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E-learning_mouse-connected-to-books

If you haven’t been the victim of a 100+ slide Powerpoint presentation, then likely you’ve been imprisoned by a monotone lecturer droning on about how you can improve what you’re doing. When this presentation began, whether slides or lecture, you were eager to learn, ready to tackle and apply the new information, but as slide after slide infiltrated your vision or minutes turned to hours as a presenter dumped his knowledge onto you, you likely became overloaded. Meaningful learning was shut down and replaced by constant time checking, distracting yourself with the idiosyncrasies of the speaker, or fiddling with your computer screen. What began as a training session, promising to improve your performance, has ended in a headache with little retention of information. Why does this happen? Although learners, in general, can hold 7 plus or minus 2 chunks of information (associated pieces of information that can be processed as … Continue reading

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e-learning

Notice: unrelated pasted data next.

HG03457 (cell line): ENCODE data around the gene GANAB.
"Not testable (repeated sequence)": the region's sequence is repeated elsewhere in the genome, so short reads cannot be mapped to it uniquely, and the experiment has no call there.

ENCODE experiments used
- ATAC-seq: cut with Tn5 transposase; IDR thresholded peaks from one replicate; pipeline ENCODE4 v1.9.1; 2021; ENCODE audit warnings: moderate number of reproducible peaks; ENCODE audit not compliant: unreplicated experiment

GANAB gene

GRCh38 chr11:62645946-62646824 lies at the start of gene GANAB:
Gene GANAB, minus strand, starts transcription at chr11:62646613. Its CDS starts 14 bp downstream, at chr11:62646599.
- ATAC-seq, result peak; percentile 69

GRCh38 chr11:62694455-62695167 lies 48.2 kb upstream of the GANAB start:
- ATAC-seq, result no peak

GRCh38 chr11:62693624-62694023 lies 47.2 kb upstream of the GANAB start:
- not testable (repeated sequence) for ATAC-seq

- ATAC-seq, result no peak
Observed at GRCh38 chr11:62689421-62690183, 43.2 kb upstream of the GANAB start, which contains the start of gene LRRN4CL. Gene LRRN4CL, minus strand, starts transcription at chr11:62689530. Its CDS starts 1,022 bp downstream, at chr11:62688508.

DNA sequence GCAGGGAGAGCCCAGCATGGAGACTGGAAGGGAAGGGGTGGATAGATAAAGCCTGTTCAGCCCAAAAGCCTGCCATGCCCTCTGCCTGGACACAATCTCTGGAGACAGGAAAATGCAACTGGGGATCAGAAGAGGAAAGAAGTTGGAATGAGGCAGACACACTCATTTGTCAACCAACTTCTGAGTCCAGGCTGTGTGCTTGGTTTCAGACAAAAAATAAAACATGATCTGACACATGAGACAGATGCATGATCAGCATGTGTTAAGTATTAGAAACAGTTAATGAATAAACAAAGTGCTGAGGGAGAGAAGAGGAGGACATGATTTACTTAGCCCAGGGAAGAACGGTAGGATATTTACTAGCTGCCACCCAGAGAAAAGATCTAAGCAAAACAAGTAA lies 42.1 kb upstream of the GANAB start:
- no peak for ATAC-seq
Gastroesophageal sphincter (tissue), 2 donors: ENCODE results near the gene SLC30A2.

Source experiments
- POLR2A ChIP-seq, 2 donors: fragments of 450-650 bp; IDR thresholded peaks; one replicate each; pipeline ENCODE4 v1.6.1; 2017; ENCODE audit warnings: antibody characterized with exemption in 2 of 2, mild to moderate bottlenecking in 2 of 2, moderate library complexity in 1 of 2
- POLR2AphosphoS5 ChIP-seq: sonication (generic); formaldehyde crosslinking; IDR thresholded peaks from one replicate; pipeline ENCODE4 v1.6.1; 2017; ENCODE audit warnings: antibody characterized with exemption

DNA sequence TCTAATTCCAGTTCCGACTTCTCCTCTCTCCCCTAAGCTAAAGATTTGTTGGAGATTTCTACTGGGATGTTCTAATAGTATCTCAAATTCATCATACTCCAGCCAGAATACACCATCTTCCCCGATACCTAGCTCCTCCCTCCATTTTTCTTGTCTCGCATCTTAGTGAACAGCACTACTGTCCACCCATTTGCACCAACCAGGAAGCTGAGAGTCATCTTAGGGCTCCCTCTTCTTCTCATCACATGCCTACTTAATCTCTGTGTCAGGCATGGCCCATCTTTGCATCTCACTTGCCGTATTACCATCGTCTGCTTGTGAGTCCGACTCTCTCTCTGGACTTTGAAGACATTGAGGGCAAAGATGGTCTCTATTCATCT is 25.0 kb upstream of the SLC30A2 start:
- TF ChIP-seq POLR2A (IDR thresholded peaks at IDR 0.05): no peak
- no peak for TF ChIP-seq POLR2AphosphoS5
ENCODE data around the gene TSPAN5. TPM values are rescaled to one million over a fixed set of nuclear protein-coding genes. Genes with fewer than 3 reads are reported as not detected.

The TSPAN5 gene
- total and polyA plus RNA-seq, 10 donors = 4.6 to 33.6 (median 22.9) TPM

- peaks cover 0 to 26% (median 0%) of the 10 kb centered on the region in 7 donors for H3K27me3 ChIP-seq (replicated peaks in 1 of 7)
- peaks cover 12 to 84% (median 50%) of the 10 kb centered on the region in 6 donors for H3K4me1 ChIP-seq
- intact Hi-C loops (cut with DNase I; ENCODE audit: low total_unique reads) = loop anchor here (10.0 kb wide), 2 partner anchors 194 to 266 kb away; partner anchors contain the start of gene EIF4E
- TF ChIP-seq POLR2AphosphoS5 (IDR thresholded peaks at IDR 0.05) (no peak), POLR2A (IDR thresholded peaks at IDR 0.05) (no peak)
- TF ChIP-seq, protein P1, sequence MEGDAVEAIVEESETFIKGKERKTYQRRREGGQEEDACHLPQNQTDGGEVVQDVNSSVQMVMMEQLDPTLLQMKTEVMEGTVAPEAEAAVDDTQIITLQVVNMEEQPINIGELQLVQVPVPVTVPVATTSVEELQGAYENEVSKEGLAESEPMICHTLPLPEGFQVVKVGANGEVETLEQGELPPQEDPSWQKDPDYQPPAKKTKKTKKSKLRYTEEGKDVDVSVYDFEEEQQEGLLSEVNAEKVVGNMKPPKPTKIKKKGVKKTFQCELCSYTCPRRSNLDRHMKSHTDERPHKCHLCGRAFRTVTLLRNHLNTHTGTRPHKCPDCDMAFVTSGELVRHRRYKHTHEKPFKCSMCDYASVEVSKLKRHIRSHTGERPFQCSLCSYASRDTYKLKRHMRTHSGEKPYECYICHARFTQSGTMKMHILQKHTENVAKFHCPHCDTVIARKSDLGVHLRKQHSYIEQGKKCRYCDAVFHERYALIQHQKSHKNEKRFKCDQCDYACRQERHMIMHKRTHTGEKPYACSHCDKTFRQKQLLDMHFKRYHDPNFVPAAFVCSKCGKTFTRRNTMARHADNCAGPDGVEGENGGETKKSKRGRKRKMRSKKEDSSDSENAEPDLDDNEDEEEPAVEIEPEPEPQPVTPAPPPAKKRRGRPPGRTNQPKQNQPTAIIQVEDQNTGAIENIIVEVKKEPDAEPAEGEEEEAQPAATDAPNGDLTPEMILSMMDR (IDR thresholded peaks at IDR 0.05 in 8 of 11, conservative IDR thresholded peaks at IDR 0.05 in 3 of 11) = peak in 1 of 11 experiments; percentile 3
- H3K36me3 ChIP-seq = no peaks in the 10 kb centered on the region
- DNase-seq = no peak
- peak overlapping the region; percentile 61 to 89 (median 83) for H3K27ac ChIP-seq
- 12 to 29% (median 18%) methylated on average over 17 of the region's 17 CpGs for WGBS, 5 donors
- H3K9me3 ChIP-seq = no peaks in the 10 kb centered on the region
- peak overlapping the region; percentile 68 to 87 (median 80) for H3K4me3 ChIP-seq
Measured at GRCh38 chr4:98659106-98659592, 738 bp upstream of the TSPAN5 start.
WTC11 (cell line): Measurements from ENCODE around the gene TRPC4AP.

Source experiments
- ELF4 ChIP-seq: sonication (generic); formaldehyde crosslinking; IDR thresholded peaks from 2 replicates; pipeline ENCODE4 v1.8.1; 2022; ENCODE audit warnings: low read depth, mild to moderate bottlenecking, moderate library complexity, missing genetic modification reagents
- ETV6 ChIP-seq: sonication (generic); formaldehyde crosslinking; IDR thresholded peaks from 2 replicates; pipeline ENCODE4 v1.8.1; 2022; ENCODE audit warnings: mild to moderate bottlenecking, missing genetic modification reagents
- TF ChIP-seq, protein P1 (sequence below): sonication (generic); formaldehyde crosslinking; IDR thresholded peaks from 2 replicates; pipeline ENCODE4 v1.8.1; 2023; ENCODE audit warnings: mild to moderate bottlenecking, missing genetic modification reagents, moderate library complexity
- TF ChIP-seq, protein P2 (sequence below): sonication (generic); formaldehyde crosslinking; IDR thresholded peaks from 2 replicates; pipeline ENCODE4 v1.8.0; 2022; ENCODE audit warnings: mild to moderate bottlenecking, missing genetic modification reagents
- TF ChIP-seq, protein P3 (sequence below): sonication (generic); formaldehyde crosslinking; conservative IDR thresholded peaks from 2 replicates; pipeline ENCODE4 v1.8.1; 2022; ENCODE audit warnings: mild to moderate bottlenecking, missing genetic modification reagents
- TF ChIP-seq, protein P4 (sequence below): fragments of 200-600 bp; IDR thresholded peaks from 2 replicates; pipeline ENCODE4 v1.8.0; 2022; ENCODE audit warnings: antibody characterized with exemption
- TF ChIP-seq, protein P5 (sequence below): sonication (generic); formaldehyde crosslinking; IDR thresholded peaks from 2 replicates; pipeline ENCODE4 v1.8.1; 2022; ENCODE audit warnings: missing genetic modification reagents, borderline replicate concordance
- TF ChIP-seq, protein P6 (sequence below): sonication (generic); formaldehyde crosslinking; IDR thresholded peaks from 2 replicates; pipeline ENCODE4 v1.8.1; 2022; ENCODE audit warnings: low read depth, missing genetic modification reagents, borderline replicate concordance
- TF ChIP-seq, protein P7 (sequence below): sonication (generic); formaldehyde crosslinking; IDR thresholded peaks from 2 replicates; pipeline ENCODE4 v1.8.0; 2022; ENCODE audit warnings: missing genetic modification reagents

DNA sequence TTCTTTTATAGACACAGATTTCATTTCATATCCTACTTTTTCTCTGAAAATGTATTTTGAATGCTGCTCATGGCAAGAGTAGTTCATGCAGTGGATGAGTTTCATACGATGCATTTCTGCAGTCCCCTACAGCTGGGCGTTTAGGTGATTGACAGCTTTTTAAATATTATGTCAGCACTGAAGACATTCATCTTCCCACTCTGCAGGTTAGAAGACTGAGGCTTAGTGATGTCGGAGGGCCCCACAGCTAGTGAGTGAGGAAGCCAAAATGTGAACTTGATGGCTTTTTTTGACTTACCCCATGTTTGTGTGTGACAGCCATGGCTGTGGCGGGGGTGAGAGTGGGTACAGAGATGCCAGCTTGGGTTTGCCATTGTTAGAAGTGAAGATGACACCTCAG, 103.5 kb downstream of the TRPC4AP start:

“When are we ever going to use this?” We’ve all heard that familiar groan coming from students questioning the relevance of their education. Although cliché, the question is a reasonable one: How is what I’m doing today applicable to what I will be doing tomorrow? While a teacher’s vague response regarding the importance of gaining problem-solving skills and learning how to think  may be reasonable for a class of high school students, it will not suffice for your e-learning training program. Training programs designed to improve job performance need to directly transfer to the job. When you look over the content of your e-learning training program, you need to ask yourself whether it allows for maximum transfer of training to the job. The ultimate goal of any training program, including e-learning, is to help learners transfer the skills and knowledge they have gained to real-world job applications. If learning is … Continue reading